BURLINGTON, Ont. - Terrified passengers were sent flying through the air along with their luggage when a Toronto-bound train derailed Sunday, killing three engineers and injuring 32 passengers — three of them seriously.
A slight "bump" followed by utter chaos was how one passenger described the harrowing crash of train No. 92.
The time between the train leaving the tracks and it slamming to the ground was only about 10 seconds, but it felt like "forever," said Deanna Villella of Welland, Ont.
"The train just flipped on its side and it just kept going. I didn't know what was happening," Villella said.
"Everybody's stuff was flying by and people were flying by. Everything was crashing and people were screaming."
The six-car train, which had originated in Niagara Falls, Ont., derailed at 3:30 p.m. in Burlington — about 100 metres from where a freight train derailed some four years ago.
Area residents described a chaotic scene of emergency vehicles, sirens blaring and helicopters buzzing overhead one of Canada's busiest rail corridors.
The locomotive and one passenger car flipped onto their sides and crashed into a small trackside building. Another passenger car was leaning precariously, making for a frantic rescue operation. There was concern that diesel fuel would leak from the locomotive, but that didn't occur.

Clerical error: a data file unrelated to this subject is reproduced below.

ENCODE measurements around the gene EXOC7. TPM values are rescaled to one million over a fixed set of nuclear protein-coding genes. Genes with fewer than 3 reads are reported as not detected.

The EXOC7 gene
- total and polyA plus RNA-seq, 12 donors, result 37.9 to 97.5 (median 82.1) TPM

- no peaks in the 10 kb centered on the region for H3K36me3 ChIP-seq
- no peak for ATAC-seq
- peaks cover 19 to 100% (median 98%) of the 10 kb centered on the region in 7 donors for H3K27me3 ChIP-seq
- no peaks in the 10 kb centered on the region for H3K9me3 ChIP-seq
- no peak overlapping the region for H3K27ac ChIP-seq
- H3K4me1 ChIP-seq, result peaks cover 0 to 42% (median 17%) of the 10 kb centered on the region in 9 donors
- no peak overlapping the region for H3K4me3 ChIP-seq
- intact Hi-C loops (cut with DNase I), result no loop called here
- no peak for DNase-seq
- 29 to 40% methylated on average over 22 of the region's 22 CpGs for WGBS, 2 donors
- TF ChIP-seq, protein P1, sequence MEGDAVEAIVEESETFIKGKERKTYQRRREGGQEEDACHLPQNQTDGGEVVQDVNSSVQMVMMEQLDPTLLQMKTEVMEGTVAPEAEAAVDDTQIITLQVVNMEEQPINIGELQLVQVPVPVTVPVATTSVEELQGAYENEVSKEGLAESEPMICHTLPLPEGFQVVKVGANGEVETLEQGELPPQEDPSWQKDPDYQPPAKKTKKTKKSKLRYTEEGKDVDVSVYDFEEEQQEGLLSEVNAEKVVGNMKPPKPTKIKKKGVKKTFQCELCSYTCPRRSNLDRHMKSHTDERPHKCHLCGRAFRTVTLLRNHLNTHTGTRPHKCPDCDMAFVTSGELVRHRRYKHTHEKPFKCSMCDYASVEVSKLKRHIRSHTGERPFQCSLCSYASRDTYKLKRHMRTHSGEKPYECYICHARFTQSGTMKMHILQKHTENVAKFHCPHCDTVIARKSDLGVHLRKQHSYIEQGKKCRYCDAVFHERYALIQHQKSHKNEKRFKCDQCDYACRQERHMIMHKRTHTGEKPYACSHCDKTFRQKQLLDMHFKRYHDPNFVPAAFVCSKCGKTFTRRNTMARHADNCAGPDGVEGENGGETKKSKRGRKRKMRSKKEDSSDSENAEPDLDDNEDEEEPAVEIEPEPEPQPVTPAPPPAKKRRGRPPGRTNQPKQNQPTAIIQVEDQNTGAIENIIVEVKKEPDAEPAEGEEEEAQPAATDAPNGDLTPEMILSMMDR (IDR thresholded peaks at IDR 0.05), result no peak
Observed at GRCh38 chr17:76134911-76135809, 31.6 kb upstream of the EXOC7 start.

Three remaining cars were upright and vacant.
The three dead Via engineers — one a trainee — were riding in the cab of the locomotive. When asked if the trainee was the one driving, emergency officials said they didn't have that information.
A fourth Via worker was also injured.
Amid the twisted metal and debris emergency crews scrambled to pull passengers to safety. Firefighters cut into the metal frames of the cars and removed windows. Some passengers were carried away on boards and stretchers while others, looking dazed and battered, were led out of the wreckage by emergency workers.
"It was scary," said Catherine, who was among passengers were weren't injured and arrived at Toronto's Union Station by shuttle bus.
"The cars in front of us were fully off the tracks — ours was half off the tracks at the end. It was hard to get out, there was no ground," said the woman, who declined to give her last name.
The train's manifest listed 75 passengers. Although only 50 had been located as of Sunday night, Halton Police Chief Gary Crowell said it wasn't clear that the manifest was accurate. A sweep of the area did not turn up any injured passengers.
"Quite often people will self-evacuate," he said. "They'll determine that they don't need to stay at the site or require minimal treatment and will walk away."
The bodies of the three engineers were removed from the wreckage around 8 p.m. Their names weren't immediately released pending notification of family.
Via's chief operating officer called the derailment "tragic."
"We're a relatively small company, we're a family, we know everyone by name," John Marginson said at the scene. "We certainly feel for the families of the colleagues that we lost."